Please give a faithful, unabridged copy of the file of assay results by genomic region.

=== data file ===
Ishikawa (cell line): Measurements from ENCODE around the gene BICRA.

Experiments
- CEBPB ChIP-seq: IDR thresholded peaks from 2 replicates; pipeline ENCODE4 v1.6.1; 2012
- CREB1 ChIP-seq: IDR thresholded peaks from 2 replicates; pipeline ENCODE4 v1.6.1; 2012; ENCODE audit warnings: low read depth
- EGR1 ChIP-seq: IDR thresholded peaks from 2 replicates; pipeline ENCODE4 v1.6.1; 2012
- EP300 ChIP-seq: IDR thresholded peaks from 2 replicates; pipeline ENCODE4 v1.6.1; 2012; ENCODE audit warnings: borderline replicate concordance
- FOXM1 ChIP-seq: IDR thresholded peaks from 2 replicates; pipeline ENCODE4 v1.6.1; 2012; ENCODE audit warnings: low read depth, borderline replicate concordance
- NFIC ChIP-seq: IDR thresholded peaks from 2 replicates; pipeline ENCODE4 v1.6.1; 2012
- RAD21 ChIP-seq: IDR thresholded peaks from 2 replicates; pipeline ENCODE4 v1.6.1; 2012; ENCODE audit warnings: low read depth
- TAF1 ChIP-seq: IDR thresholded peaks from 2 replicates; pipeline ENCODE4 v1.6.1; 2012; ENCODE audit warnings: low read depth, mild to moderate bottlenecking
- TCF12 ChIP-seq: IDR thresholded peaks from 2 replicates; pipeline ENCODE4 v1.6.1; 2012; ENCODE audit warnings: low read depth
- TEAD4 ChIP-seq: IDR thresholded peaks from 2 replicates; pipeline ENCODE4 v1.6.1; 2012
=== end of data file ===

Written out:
Ishikawa (cell line): Measurements from ENCODE around the gene BICRA.

Experiments
- CEBPB ChIP-seq: IDR thresholded peaks from 2 replicates; pipeline ENCODE4 v1.6.1; 2012
- CREB1 ChIP-seq: IDR thresholded peaks from 2 replicates; pipeline ENCODE4 v1.6.1; 2012; ENCODE audit warnings: low read depth
- EGR1 ChIP-seq: IDR thresholded peaks from 2 replicates; pipeline ENCODE4 v1.6.1; 2012
- EP300 ChIP-seq: IDR thresholded peaks from 2 replicates; pipeline ENCODE4 v1.6.1; 2012; ENCODE audit warnings: borderline replicate concordance
- FOXM1 ChIP-seq: IDR thresholded peaks from 2 replicates; pipeline ENCODE4 v1.6.1; 2012; ENCODE audit warnings: low read depth, borderline replicate concordance
- NFIC ChIP-seq: IDR thresholded peaks from 2 replicates; pipeline ENCODE4 v1.6.1; 2012
- RAD21 ChIP-seq: IDR thresholded peaks from 2 replicates; pipeline ENCODE4 v1.6.1; 2012; ENCODE audit warnings: low read depth
- TAF1 ChIP-seq: IDR thresholded peaks from 2 replicates; pipeline ENCODE4 v1.6.1; 2012; ENCODE audit warnings: low read depth, mild to moderate bottlenecking
- TCF12 ChIP-seq: IDR thresholded peaks from 2 replicates; pipeline ENCODE4 v1.6.1; 2012; ENCODE audit warnings: low read depth
- TEAD4 ChIP-seq: IDR thresholded peaks from 2 replicates; pipeline ENCODE4 v1.6.1; 2012